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Our Pied Piper

Our Pied Piper
Irfan Husain

IN the legend, the Pied Piper led the children of Hamelin away to their doom by playing a tune on his magic flute.
Imran Khan, our own version of the medieval Piper, has not only misled a large proportion of Pakistan’s urban youth, but also a sizeable section of those inhabiting our media bubble. At the height of the famous dharna, or sit-in, in Islamabad, I saw a couple of well-known TV personalities positively salivating over the prospect of a military intervention.
Months of hype, hoopla and hysteria over charges of a systematic conspiracy to rob his party of the majority in the 2013 elections, and him of the prime ministerial role he feels entitled to play, paralysed the country. But finally, Imran Khan’s soaring ambitions have been dashed by the judicial commission’s finding that there was no diabolical plot after all. Ouch.
The bullying nature of the dharna underlined Imran’s contempt for democracy.
But why are people surprised by this latest display of irresponsibility and immaturity from Imran Khan? For years, he defended the Tehreek-i-Taliban Pakistan, and opposed the military operation that has now largely routed terrorists in the tribal areas. So staunch was he in his support that he came to be dubbed Taliban Khan.
Then there was his strident opposition to the American drone attacks against ‘jihadi’ killers. Seeking to halt these strikes, he and his party mounted a massive campaign. In the process, coalition supplies were held up for weeks, drivers roughed up, and solemn commitments made by the government trampled underfoot. But the drones kept taking out militants, and continue to do so. Not a peep out of Imran Khan now, though.
In the build-up to the 2013 elections, Imran Khan opened the doors of his party to the very people he had denounced as corrupt opportunists. Understandably, the Pakistan Tehreek-i-Insaf (PTI) loyalists who had stood firm during the party’s time in the wilderness were dismayed and disappointed. But clearly, Imran Khan’s ambition trumped his principles. So what, many people wondered, was the difference between the Kaptan and other politicians?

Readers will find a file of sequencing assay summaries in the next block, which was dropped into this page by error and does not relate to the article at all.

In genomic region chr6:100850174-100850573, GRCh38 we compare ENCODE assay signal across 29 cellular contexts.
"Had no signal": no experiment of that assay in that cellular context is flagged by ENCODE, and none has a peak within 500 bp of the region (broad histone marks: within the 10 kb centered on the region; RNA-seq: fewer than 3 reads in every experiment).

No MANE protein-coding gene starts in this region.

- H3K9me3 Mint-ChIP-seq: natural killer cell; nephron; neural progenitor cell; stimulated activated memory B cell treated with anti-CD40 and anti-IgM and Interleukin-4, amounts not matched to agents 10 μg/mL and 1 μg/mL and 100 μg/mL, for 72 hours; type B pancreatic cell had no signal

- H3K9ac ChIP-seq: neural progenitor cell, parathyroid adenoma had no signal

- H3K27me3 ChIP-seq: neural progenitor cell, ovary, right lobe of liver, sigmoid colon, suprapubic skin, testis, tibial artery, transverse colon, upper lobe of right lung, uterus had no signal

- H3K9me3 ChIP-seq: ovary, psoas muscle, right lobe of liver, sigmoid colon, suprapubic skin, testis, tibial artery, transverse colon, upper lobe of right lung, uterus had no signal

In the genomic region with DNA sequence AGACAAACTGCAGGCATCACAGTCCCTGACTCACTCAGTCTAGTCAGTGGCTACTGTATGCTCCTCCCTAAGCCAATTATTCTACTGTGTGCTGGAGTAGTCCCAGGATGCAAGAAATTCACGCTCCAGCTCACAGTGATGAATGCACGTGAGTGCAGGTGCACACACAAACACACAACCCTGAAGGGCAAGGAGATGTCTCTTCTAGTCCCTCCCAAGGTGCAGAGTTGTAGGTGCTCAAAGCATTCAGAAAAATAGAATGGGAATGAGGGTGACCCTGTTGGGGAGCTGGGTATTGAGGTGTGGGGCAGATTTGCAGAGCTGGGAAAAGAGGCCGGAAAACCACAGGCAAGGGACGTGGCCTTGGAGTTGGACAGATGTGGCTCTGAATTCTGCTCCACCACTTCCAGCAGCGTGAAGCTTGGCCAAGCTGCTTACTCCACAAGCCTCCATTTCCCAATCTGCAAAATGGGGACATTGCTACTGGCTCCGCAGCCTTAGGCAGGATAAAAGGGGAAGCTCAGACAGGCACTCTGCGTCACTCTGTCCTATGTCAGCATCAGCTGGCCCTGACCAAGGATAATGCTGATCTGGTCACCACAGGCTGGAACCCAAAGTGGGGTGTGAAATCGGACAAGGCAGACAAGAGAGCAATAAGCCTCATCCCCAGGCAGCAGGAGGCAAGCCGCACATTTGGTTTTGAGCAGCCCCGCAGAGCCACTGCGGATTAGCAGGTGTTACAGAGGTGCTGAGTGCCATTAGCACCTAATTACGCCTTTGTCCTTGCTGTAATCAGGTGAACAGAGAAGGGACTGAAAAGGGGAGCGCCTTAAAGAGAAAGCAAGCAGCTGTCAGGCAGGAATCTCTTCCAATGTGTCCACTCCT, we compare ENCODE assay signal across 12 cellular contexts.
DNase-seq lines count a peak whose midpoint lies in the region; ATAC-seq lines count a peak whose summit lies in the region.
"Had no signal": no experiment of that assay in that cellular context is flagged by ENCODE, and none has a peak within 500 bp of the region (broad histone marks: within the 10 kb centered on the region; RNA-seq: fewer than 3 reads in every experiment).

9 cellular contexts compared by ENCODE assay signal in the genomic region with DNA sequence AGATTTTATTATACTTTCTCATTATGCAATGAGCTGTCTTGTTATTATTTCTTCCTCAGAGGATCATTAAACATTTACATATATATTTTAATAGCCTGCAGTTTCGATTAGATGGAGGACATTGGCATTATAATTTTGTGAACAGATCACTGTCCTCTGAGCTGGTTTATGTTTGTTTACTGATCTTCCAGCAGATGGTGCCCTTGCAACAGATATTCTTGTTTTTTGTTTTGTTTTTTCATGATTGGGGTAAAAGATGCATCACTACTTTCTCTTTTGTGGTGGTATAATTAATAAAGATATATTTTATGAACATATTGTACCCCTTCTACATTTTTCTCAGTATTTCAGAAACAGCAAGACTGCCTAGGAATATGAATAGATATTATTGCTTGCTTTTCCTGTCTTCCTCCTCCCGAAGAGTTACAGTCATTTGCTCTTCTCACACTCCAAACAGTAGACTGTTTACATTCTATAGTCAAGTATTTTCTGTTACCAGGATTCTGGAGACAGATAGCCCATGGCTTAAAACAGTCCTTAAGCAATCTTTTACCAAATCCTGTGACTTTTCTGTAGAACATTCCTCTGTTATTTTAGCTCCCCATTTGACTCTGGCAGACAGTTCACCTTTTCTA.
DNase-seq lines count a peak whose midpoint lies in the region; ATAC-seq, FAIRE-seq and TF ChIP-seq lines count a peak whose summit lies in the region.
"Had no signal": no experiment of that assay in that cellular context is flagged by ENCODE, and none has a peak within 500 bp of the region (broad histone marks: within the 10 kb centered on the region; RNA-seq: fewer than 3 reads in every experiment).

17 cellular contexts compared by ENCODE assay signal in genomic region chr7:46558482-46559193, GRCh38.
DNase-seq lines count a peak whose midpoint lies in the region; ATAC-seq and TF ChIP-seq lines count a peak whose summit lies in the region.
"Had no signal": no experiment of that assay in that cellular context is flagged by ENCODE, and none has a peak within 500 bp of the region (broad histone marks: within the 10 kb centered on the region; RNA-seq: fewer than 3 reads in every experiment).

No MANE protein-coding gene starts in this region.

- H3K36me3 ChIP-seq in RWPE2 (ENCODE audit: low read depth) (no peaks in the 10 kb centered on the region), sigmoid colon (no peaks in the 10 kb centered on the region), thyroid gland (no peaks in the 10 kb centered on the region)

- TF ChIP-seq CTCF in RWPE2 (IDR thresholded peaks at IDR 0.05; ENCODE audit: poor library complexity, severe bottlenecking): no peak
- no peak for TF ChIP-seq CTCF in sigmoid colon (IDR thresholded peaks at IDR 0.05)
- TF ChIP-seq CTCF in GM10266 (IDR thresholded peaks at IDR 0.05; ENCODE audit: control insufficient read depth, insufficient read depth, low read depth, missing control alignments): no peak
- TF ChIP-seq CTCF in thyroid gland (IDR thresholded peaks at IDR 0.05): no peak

When he finally got a chance to show that his party was a cut above the rest after it led the government in Khyber Pakhtunkhwa, he failed the test. With virtually the entire provincial government camped in Islamabad for weeks to support its leader’s dharna stunt, the Peshawar administration, never the model of efficiency, ground to a halt. And after the recent fiasco over the local bodies’ elections with all the violence and charges of rigging, even PTI supporters were put on the defensive.
But it was the bullying nature of the Islamabad dharna that underlined Imran Khan’s contempt for democracy. After all the opinion polls pointing towards a PML-N victory, and clean chits from foreign and local election monitors, for Imran Khan to claim he was cheated was clearly a bid to delegitimise Nawaz Sharif’s government. For many, it was also an invitation for military intervention.
Partly because of the government’s sensible refusal to get drawn into a violent reaction, and partly due to the army chief’s reluctance to intervene, the dharna farce fizzled out, much to the nation’s relief. But consider the damage that was done. At least two presidents from friendly states, China and Sri Lanka, postponed their visits; billions were lost; thousands of daily wage workers lost their income; and the people of Islamabad were put through huge inconvenience. And yet, there has been no hint of an apology from Imran Khan. He and his sidekicks continue to mutter that the commission did not complete its job, as somehow there is still evidence of rigging waiting to be uncovered. The people Imran Khan malig¬ned day in and day out are still waiting for an apology.
But then, macho men like Imran Khan never say ‘sorry’. Had he made similar unpro¬ven allegations in, say, Britain, he would have had to sell his Bani Gala mansion to pay libel damages and legal costs. In Pakistan, however, our judiciary has never awarded any such claims, at least to my knowledge, thus encouraging slanderous mud-slinging.
I must say that none of Imran Khan’s words and actions have surprised me. Although I have admired his cricketing abilities and his philanthropic activities, he has always been a political novice. Arrogant, rigid and convinced that he’s right and anybody who does not agree with him is an idiot, he is poorly equipped for the daily compromises that are at the heart of politics.
So those who saw him as a messiah who would lead Pakistan out of the wilderness are living in the same fool’s paradise he is. This is a pity, given his appeal for millions of young Pakistanis, as he had a golden opportunity to translate this support into a genuine party of reform.
As it is, he has painted himself into a corner. Personal integrity by itself isn’t going to make him prime ministerial material: common sense and a little humility are desperately needed.
Published in DAWN 1 August 2015


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